What is Via Ferrata?
In Italian, via Ferrata means “Iron Way”. Essential, via Ferrata are designed to be scrambles or easily climbed routes that are equipped with cables for safety, and possibly ladders and bridges according to the terrain.
The cables are fixed to the rock at regular intervals. These intervals can vary from 2 to 10m depedning on the complexity and difficulty of the climb but are designed to aid access for multiple abilities. Some people like to climb the rock wherever possible; others will use the cables as a handrail.
Fun, Accessible and Safe!
Either way it’s an exciting and popular outdoor sport that offers a quick and safe way of moving through the sort of terrain that would normally require ropes, and is very popular across routes in the Italian Dolomites.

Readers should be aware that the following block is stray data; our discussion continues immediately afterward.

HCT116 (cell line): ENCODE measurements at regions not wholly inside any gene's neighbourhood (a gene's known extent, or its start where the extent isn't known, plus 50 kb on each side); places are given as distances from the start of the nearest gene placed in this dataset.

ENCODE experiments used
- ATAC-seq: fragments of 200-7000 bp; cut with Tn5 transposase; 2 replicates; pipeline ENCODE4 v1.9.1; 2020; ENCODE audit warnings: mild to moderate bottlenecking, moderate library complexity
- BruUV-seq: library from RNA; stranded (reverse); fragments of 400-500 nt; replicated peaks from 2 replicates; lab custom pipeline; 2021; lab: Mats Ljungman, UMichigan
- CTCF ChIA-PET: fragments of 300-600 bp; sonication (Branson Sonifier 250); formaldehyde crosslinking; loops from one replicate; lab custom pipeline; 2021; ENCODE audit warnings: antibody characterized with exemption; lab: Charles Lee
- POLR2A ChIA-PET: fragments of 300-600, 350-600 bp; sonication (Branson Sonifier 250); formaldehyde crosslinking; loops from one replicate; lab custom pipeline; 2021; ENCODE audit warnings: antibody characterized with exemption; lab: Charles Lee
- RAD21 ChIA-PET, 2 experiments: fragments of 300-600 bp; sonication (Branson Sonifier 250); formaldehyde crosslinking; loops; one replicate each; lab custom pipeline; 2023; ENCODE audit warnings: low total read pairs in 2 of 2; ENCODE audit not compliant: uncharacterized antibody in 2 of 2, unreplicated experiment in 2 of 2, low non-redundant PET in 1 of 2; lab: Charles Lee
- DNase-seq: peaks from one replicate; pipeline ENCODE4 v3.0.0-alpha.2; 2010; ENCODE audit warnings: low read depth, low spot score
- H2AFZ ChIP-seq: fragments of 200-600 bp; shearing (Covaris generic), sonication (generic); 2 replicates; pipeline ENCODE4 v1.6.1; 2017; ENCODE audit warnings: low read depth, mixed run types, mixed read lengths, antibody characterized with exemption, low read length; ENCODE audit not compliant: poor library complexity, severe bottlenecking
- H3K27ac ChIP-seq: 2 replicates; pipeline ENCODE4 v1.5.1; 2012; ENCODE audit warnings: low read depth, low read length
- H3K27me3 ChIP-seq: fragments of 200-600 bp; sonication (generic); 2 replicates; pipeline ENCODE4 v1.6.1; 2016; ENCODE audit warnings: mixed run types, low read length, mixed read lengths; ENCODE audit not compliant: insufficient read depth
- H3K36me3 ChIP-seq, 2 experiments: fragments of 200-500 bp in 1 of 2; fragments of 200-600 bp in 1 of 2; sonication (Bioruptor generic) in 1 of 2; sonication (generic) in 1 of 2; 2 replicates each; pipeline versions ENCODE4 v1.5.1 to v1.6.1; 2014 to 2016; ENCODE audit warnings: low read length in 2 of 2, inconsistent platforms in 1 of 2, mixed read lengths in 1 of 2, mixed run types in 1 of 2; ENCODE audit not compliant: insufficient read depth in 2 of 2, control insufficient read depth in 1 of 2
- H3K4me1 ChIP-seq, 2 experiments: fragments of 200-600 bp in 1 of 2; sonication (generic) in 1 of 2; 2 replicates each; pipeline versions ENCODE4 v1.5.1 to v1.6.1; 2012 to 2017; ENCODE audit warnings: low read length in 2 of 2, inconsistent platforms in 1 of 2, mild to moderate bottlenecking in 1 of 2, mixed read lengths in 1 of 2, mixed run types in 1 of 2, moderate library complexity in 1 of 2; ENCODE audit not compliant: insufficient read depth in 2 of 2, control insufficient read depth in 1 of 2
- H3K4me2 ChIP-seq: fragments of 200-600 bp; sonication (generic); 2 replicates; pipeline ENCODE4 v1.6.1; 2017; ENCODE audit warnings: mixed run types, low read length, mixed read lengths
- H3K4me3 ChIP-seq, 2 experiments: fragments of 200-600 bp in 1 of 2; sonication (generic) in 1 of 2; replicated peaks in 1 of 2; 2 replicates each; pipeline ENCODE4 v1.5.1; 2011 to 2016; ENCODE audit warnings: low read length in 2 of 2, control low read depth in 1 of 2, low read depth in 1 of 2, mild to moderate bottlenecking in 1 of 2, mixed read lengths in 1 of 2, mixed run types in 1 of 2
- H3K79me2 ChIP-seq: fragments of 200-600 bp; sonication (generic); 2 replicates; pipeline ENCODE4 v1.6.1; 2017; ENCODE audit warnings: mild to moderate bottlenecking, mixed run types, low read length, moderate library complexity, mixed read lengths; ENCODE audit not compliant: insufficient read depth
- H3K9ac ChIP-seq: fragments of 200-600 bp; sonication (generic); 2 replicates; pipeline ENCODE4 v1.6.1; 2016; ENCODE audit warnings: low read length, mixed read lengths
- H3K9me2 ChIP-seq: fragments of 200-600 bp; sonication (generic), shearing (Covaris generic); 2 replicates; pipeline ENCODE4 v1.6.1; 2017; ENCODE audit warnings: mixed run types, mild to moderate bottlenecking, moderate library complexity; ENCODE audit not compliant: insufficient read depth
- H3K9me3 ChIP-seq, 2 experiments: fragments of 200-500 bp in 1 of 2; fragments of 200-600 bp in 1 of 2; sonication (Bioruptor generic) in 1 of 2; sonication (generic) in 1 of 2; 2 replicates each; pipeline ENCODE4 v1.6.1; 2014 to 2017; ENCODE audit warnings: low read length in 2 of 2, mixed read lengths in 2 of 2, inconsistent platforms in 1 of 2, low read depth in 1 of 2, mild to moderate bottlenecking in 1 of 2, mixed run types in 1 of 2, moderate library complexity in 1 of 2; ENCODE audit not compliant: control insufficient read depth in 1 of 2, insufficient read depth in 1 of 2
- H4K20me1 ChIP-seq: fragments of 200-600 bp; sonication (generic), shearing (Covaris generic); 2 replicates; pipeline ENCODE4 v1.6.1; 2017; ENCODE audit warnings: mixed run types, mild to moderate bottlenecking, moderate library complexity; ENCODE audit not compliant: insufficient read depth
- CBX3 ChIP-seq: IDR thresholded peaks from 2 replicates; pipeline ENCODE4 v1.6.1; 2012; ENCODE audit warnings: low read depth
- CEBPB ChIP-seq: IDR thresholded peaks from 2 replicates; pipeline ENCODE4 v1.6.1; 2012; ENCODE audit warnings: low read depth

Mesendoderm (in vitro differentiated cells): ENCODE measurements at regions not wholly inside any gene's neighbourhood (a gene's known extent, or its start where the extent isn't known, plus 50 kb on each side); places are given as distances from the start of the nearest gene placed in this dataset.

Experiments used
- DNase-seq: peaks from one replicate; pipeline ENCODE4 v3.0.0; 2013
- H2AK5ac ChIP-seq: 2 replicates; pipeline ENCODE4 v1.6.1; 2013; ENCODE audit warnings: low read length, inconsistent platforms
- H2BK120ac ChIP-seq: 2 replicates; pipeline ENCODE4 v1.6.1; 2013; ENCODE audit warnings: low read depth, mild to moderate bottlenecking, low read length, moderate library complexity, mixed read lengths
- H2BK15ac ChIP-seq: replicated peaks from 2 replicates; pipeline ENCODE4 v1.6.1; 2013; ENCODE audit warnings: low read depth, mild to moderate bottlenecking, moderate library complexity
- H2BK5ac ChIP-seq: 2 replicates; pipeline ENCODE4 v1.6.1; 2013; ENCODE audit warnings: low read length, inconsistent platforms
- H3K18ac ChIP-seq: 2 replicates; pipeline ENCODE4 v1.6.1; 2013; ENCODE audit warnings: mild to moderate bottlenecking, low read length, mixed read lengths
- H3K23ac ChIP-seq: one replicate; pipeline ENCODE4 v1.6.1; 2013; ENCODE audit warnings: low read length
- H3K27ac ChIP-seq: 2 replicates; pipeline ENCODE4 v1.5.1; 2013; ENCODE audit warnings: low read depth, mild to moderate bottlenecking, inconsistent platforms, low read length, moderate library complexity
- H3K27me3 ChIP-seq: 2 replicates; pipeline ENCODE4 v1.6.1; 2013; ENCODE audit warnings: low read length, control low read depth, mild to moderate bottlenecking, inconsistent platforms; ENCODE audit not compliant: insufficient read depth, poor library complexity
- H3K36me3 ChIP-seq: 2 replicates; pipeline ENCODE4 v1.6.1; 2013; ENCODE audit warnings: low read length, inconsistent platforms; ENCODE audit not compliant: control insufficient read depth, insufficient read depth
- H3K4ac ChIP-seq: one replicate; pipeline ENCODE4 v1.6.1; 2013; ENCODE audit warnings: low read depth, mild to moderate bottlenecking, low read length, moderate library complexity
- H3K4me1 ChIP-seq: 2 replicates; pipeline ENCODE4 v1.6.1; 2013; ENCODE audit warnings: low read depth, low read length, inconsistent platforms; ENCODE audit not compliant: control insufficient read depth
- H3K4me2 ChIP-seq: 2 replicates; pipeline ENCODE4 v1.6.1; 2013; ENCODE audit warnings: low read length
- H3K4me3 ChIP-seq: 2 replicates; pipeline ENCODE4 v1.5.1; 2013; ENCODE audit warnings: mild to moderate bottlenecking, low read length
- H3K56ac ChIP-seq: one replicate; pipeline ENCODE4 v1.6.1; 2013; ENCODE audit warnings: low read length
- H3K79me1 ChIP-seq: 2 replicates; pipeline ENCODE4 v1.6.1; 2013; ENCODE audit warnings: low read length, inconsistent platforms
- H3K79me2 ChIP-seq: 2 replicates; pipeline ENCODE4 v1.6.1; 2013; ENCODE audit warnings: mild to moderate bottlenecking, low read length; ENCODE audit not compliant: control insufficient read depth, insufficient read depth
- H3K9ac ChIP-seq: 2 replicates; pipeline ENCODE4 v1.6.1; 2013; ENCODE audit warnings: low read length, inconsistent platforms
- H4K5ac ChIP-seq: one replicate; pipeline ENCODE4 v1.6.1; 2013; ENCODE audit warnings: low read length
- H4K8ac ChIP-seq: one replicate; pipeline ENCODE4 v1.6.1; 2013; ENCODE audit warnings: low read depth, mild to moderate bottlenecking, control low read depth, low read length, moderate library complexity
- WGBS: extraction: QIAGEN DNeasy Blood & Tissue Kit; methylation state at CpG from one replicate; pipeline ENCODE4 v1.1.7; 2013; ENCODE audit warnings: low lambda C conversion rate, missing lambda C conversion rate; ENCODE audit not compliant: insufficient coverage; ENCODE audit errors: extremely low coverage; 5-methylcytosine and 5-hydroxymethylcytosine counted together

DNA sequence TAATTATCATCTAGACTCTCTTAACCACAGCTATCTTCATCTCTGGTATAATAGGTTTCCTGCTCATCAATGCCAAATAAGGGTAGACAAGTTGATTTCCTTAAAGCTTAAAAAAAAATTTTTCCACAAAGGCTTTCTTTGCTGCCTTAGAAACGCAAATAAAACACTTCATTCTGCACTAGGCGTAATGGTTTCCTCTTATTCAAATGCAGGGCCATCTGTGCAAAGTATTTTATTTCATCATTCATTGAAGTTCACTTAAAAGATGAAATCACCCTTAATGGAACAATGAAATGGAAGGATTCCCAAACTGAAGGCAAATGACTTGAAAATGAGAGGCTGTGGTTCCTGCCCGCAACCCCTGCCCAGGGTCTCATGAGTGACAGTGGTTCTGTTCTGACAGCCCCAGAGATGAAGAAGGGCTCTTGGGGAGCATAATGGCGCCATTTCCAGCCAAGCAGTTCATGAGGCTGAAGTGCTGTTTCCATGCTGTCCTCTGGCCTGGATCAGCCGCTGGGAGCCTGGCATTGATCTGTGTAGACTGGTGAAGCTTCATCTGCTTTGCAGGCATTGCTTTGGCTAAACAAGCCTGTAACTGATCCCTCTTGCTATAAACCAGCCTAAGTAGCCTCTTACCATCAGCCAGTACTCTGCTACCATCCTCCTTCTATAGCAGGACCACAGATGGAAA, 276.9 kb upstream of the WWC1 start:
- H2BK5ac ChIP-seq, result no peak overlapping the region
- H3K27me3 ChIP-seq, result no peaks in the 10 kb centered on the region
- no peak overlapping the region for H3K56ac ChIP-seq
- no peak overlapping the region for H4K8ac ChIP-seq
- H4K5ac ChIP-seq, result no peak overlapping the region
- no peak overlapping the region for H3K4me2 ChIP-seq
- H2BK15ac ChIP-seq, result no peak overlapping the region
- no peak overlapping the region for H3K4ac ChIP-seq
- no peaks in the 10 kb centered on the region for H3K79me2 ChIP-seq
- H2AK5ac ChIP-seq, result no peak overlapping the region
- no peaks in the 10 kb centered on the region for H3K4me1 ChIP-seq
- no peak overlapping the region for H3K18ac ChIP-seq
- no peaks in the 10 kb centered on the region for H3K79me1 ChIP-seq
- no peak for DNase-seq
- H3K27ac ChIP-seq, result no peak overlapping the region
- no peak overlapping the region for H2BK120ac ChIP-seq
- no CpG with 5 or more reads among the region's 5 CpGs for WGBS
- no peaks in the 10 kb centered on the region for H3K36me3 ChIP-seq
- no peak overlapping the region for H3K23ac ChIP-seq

UK Climbing website states that, for equipment you should consider the following:
You’ll need your harness and helmet, but not your rock boots or chalk bag. However there is one essential piece of specialised equipment – a shock absorption system that links your harness to the cables, usually referred to as a set of tails. Traditionally this was a 2m length of rope, with a krab at either end and a friction device called a KISA (Kinetic Impact Shock Absorber). This goes in the middle of the rope and attaches to the harness. Each time you come to a bolt fixing the cable to the rock, you clip one krab on the cable beyond it and unclip the other.
In the event of a fall, the KISA will slide along the rope, absorbing the shock gradually. More recently manufacturers like Petzl have introduced the Y-shaped system, such as the Zyper-Y. Details of these, and loads of other useful info, can be found on the Petzl website.